Locally based author, music critic and poet Ben Graham has spent the last two years compiling the defininitve history of Texan acid rock and psychedelic music. Recognised as pioneers, the Texan scene was way ahead of San Francisco or London, with The 13th Floor Elevators – more on them later – being the first band to describe their sound as psychedelic. Remaining strong, the Texan scene evolved until the present day through bands such as Butthole Surfers, …And You Will Know Us By The Trail of Dead, The Polyphonic Spree and The Black Angels. In a fantastic case of synchronicity, the 13th Floor Elevators reform on the eve of their 50th anniversary to play a show over 40 years since they disbanded. Read on to find out more about the book and help Ben get to Austin to promote A Gathering of Promises at the festival.
How do you come to write about Texan psychedelic music from 5,000 miles away in Brighton? How much harder did it make the process?
The subject matter actually came from the publisher, Zero Books. Tariq Goddard, who founded Zero, was looking for someone to write a book on Texan acid rock. Dan Spicer, a friend who was already writing a couple of music books for Zero, figured that was up my street and put us together. Since then both Tariq and Dan have left Zero and gone over to Tariq’s new imprint, Repeater, though I’d already submitted my manuscript to Zero when I found this out. Anyway, I was already a fan of this genre, and Roky Erickson and the 13th Floor Elevators in particular, and had already interviewed the notoriously difficult to speak to Roky, so that helped establish my credentials. Actually though, I was discovering a lot of the more obscure music for the first time as I was writing about it, and hopefully this steep but fascinating learning curve resulted in a certain freshness and enthusiasm in my writing.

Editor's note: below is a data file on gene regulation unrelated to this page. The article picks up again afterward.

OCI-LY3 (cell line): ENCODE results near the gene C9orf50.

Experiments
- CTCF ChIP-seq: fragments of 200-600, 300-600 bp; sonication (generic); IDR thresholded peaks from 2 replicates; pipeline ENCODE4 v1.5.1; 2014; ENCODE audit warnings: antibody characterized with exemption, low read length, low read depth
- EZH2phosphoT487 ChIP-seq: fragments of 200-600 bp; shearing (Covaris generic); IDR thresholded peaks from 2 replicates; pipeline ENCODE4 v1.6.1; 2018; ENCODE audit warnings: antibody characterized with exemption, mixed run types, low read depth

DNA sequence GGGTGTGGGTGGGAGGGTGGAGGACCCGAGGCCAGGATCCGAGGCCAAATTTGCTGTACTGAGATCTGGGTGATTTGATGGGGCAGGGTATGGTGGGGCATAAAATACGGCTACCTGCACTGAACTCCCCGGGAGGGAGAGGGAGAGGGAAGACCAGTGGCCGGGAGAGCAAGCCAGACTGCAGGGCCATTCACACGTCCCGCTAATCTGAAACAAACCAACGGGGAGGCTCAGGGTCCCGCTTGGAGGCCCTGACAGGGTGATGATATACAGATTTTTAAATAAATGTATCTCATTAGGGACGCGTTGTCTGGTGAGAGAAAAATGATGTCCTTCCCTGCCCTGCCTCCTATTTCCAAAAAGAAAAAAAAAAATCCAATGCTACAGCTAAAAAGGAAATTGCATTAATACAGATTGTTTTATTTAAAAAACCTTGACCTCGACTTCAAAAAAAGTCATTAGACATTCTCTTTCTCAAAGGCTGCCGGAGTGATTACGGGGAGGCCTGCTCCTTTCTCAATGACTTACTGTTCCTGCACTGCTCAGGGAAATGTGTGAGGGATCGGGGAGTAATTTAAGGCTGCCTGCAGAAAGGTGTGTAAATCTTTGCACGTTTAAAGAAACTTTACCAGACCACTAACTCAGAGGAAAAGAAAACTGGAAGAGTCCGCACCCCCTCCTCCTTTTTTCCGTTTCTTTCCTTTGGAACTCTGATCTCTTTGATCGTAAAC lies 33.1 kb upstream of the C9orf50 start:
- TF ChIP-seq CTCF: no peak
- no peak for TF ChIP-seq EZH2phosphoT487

I’m somewhat embarrassed that I didn’t actually go to Texas during the process of writing the book; I feel a bit like some Victorian travel writer penning a book on the Galapagos Islands entirely from the safety of his study in rural England. But I conducted a lot of first-hand interviews via email, Skype and late night transatlantic phone calls, and I don’t know that I would necessarily have produced a better book if I had gone to Austin, San Antonio, Corpus Christi etc. during the process. A more expensive one maybe; Zero is a small indie publisher and neither they nor I had a budget for that kind of travel.
Well, I mentioned Roky Erickson before, who I actually interviewed before I started the book. He’s not difficult in the sense of being deliberately uncooperative, he just communicates on a different level. It’s not a particularly controversial thing to say that there’s some degree of mental illness there; that’s pretty much an accepted fact. How much is the question, and also how much was caused by the barbaric treatment he received in a secure hospital, which is detailed in my book. Also how much is his own defences kicking in? He seemed happy when I spoke to him, and pretty sharp, in his way; the problem actually was another party present heading any controversial questions off at the pass, so to speak. So it was a difficult interview, but it wasn’t necessarily because Roky was being difficult himself.
Arguably psychedelic music has never been in better health, worldwide. Why do you think this is?
In some ways I think it’s a fashion bubble that’s about to burst; in another sense it never really went away. The definition of psychedelic has been stretched so much and can now arguably encompass any experimental form of music – as well as lot of music that’s very conservative and retrogressive and is just aping 1960s styles and tropes. Psychedelia – especially in 1960s Texas – was also the original DIY music before punk, and now that the mainstream music industry has virtually collapsed and the technology and infrastructure is there for artists to record and release their own music, they have the freedom to explore that side of their music again without having to pander to record company pressures to be commercial. They may not make any money out of it, but that’s kind of always been the way.